WASHINGTON (AP) — Major veterans’ organizations are voicing concerns about a Senate GOP bill to repeal the nation’s health care law, fearing the impact of rising insurance costs and worried the underfunded Department of Veterans Affairs won’t be able to fill the coverage gap.
While there are more than 21 million veterans in the U.S., only about 8 million receive health care from the VA. The others rely on Medicaid, purchase insurance on state or federal exchanges, have employer-provided insurance or have no coverage at all.
In a letter Tuesday to senators, Paralyzed Veterans of America, one of the six biggest nonpartisan veterans’ groups, criticized an “opaque and closed” legislative process and proposed cuts to Medicaid that could lead to hundreds of thousands of lower-income veterans losing their insurance.
It joins a Democratic-leaning group, VoteVets, in opposing the bill. VoteVets launched a six-figure ad campaign late last week in two states, mostly to pressure moderate Sen. Dean Heller, R-Nev., who faces a tough 2018 re-election race. Heller, who indicated his opposition to the Senate bill last Friday, says he’s worried that too many people will lose coverage.
Two other major groups, Disabled American Veterans and AMVETS, also are expressing concern about the Senate legislation backed by President Donald Trump. They are worried the beleaguered VA — already facing an emergency $1 billion shortfall — won’t have enough money to provide federally paid health care to more patients and say VA must be better funded. The American Legion, Veterans of Foreign Wars and Vietnam Veterans of America have expressed broader concerns about VA underfunding but haven’t taken a position on the Senate bill.
“What will become of these veterans as they face higher insurance costs?” Carl Blake, associate executive director of Paralyzed Veterans, wrote in a letter sent to all 100 senators. He pointed to more than 1.7 million veterans now on Medicaid — nearly 1 in 10 — as well as veterans ages 45 to 64 who have benefited from tax credits offered under the Affordable Care Act, or Obamacare.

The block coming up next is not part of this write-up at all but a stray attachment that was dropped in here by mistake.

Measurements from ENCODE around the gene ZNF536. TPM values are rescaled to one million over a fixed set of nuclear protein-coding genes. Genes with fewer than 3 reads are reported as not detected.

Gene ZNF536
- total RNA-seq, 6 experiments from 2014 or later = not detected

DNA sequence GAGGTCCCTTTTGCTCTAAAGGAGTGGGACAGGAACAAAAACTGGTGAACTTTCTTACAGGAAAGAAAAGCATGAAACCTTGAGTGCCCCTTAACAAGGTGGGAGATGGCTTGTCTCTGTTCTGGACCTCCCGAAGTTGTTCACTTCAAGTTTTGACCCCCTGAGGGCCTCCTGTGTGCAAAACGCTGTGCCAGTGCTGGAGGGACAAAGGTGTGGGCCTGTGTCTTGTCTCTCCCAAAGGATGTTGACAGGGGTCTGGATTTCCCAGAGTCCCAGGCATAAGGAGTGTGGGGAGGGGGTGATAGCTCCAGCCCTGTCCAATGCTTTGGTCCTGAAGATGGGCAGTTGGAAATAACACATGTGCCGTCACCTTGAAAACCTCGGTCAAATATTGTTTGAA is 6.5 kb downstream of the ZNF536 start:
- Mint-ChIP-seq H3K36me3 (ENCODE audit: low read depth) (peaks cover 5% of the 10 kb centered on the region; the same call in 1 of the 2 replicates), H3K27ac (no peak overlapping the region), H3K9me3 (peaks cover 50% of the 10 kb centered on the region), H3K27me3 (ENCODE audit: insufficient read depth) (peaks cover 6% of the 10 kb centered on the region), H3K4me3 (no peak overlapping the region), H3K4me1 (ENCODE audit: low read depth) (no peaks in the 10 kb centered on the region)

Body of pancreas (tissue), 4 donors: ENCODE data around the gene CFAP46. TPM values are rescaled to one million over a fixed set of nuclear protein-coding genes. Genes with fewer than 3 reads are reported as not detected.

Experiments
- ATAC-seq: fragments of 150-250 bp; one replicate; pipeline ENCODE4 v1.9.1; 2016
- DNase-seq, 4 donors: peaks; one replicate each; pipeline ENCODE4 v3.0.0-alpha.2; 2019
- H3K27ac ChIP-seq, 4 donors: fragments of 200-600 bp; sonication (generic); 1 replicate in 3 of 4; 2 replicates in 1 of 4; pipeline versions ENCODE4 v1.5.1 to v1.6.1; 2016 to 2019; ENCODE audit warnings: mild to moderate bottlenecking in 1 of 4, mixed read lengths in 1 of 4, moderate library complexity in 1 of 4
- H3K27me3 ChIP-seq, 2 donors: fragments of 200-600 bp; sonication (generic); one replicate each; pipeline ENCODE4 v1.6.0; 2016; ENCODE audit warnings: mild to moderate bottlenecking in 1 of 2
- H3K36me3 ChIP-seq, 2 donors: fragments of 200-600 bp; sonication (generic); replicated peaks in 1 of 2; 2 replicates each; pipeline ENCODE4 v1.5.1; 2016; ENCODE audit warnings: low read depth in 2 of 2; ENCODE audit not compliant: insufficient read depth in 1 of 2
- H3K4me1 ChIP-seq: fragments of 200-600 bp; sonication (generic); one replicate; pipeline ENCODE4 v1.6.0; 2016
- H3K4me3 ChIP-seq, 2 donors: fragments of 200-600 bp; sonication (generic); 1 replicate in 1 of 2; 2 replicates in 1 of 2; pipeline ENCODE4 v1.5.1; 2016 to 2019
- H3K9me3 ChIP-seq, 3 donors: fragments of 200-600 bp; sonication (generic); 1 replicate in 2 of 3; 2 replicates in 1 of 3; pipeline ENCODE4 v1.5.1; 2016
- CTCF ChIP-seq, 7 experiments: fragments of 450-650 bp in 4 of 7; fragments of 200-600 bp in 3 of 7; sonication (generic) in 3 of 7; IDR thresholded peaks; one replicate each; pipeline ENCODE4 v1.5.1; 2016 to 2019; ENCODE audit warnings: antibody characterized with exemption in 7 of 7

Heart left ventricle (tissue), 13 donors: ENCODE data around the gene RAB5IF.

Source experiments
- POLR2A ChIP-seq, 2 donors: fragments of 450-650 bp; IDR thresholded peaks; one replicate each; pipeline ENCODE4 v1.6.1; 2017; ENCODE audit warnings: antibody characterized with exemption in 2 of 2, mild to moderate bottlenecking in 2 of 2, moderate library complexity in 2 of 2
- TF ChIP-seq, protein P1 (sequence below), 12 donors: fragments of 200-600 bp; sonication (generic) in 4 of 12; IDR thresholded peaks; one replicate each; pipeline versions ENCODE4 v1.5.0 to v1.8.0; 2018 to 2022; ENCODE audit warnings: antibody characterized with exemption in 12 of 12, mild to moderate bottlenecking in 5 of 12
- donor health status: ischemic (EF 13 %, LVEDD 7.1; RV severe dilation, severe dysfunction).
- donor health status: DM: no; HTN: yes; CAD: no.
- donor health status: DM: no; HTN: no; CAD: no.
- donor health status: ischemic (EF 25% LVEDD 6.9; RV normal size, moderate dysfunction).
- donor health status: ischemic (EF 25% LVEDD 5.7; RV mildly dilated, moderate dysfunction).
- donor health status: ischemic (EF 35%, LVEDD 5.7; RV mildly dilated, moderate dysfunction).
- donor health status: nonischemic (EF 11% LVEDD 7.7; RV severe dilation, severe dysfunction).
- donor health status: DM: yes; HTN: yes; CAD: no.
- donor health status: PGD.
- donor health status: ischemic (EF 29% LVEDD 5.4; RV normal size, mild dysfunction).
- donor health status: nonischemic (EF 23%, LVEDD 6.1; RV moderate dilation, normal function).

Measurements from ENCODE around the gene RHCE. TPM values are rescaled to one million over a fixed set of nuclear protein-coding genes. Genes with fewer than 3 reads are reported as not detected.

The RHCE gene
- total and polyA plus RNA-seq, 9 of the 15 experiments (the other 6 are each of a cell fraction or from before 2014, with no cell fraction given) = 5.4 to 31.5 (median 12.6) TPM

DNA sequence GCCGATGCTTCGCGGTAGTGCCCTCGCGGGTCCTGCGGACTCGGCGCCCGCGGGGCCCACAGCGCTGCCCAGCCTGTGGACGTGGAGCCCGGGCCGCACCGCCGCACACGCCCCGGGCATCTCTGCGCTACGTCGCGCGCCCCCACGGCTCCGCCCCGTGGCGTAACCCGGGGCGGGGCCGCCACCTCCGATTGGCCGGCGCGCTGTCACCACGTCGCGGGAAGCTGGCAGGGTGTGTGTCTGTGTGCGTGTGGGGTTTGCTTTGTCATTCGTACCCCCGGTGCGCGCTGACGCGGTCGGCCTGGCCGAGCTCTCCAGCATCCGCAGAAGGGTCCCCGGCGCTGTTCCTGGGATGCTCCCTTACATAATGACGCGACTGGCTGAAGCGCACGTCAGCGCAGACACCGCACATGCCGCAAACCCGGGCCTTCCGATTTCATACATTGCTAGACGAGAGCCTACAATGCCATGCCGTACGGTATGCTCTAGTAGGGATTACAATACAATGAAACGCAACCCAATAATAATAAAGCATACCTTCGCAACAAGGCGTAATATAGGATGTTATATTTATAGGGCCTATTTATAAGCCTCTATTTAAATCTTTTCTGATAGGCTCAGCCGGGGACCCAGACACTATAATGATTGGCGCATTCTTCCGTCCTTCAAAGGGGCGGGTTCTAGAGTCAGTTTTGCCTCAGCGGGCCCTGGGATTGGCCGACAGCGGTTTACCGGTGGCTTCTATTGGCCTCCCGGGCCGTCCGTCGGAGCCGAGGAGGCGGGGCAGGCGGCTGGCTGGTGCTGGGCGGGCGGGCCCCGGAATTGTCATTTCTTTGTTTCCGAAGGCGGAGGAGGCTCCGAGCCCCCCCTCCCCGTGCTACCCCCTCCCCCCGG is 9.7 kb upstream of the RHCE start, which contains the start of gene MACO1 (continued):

He noted the bill also lacks explicit protections to ensure that millions of veterans who are eligible for VA care, but opt to use private insurance, still receive tax credits.
“Congress can no longer fake listening to these men and women; evidence of it is beginning to show in the increasingly marginal health, welfare, and quality of life for far too many veterans,” Blake said.
The Senate bill will fail if just three of the 52 Republican senators oppose it, dealing a major blow to Trump. A key vote is expected this week.
The bill would phase out extra federal money that the Affordable Care Act is providing to 31 states to expand Medicaid to additional low-income earners. According to a Congressional Budget Office analysis released Monday, coverage losses would especially affect people between ages 50 and 64, before they qualify for Medicare, and with incomes below 200 percent of poverty level, or around $30,300 for an individual.
VA Secretary David Shulkin has told Congress that he expects many more veterans to turn to VA if the Senate legislation that would reduce projected spending on Medicaid by nearly $800 billion over 10 years becomes law. He has declined to estimate the number of veterans likely affected, opting to wait until the legislative process “runs its course.” Veterans’ groups believe the figure could be 400,000 veterans, based in part on projected growth of veterans.
The Urban Institute says the number of uninsured non-elderly veterans dropped by 40 percent between 2013 and 2015 due to the Medicaid expansion and availability of tax credits under the Affordable Care Act.
“We are a safety net organization, and we tend to have veterans without other health access come to the VA,” Shulkin said.
Adrian Atizado, Disabled American Veterans’ deputy national legislative director, says VA hasn’t been able to show it can handle its current workload of patients, let alone take on many new ones. Earlier this month, the VA announced an unexpected $1 billion shortfall in its Choice private-care program, telling Congress it may need an emergency infusion of funds or risk delays to veterans’ health care in the coming months.
“We believe any additional demand on the system may aggravate the current fiscal constraints and affect the delivery of care to millions of veterans who use and rely on VA,” Atizado said.
The views of veterans’ groups have been of special interest to President Donald Trump, who touts their electoral strength and points to veterans’ issues as a top priority of his administration. Because of their appeal to independent voters, Democrats have been trying to recruit at least two dozen military veterans to challenge Republican incumbents in a bid to gain majority House control in 2018.
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